Tag Archives: pluralism

Indoctrinate U At The Manhattan Institute

Last night the Manhattan Institute sponsored a screening of Evan Coyne Maloney’s brilliant documentary, Indoctrinate U. Some 400-500 people attended, laughing in all the right places. (It’s hard to explain why a film about campus repression is so funny, but it is.)

Not one campus administrator (on or off camera) even tries to answer any of Maloney’s questions about campus policy. Instead the normal reaction from a normal university bureaucrat is to call the cops. The lesson here, a familiar one to those who follow the issue, is that the people who run the universities are not willing to defend in public what they do in private. Instead, they are deeply affronted and want the ever-polite Maloney carted away for asking questions.

Indoctrinate U undercuts the usual reaction to complaints about campus repression–that anti-PC commentary relies solely on a few endlessly recycled anecdotes. Not so. Maloney makes clear that censorship and indoctrination run from coast to coast, from public to Catholic colleges, from elite universities like Yale to California’s Foothill College.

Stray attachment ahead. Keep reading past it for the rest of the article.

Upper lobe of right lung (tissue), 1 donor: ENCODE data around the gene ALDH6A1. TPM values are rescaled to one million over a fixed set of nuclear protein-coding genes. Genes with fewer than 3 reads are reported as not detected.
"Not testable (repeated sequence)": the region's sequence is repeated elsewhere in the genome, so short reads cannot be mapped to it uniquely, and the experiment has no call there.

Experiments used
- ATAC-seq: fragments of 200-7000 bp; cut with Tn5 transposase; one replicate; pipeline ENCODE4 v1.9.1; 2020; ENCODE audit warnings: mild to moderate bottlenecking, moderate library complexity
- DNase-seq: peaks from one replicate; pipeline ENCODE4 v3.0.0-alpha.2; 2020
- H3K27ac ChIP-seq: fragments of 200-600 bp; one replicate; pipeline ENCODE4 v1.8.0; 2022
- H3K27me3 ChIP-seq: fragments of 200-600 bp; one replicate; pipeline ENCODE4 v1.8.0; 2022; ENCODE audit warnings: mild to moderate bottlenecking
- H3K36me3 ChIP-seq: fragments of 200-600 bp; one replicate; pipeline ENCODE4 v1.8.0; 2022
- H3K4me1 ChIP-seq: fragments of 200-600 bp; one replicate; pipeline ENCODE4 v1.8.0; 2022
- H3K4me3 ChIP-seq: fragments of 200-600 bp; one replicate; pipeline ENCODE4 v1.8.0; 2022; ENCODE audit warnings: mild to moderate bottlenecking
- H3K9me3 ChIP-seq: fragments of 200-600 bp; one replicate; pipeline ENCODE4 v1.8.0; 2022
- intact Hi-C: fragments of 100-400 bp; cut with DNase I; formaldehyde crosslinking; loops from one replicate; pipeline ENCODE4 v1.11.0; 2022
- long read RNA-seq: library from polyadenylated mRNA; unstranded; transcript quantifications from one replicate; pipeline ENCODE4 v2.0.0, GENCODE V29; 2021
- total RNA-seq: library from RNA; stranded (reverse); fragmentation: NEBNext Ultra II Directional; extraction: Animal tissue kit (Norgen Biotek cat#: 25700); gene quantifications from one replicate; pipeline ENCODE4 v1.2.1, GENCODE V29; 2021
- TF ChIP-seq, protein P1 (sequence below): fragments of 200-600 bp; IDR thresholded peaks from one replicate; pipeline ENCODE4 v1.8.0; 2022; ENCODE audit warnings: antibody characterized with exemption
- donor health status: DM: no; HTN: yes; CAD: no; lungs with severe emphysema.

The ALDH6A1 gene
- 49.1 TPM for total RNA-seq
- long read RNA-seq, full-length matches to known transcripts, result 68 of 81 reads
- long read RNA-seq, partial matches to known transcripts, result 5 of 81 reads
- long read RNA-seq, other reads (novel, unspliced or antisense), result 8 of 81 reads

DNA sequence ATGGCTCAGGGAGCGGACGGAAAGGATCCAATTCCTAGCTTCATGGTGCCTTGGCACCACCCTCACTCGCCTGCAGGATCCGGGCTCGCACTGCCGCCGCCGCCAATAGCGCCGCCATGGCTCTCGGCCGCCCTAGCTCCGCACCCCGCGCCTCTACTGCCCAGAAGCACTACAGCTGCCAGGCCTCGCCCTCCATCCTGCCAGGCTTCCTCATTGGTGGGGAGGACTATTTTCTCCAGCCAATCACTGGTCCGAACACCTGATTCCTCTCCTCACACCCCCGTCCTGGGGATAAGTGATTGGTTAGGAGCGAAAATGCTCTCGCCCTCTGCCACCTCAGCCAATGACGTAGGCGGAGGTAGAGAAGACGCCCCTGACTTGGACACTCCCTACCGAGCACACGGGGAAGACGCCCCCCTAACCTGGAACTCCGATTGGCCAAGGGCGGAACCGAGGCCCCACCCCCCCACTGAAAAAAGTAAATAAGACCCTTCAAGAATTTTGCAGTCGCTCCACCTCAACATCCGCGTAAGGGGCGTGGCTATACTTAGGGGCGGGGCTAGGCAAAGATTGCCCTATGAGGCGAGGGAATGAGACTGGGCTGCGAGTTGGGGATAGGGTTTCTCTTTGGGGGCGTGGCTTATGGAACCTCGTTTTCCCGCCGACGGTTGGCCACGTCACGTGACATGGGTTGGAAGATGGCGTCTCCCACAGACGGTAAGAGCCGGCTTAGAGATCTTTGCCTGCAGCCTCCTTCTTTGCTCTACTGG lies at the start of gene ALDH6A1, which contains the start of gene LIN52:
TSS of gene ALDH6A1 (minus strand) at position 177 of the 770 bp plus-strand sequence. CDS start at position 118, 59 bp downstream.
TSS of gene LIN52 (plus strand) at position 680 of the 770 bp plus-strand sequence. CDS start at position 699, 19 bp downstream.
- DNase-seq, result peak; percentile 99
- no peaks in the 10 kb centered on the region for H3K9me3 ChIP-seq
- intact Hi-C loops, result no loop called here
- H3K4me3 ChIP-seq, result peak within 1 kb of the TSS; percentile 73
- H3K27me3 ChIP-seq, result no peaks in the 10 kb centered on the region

One memorable tale is the saga of Republican student Steve Hinkle, who was subject to vast pressure and abuse for trying to post, in a Cal Polytechnic multicultural center, a flier announcing a speech by black conservative C. Mason Weaver, author of It’s OK to Leave the Plantation. Maloney is too kind to mention the president of Cal Poly who presided over the mess that cost taxpayers $40,000 in a prolonged effort to punish Hinkle, but his name is Warren Baker, co-winner of my 2003 Sheldon award given annually to the worst college president in America.

A week ago, Indoctrinate U. went on sale as a DVD. It’s available from the Indoctrinate U website for $21.99.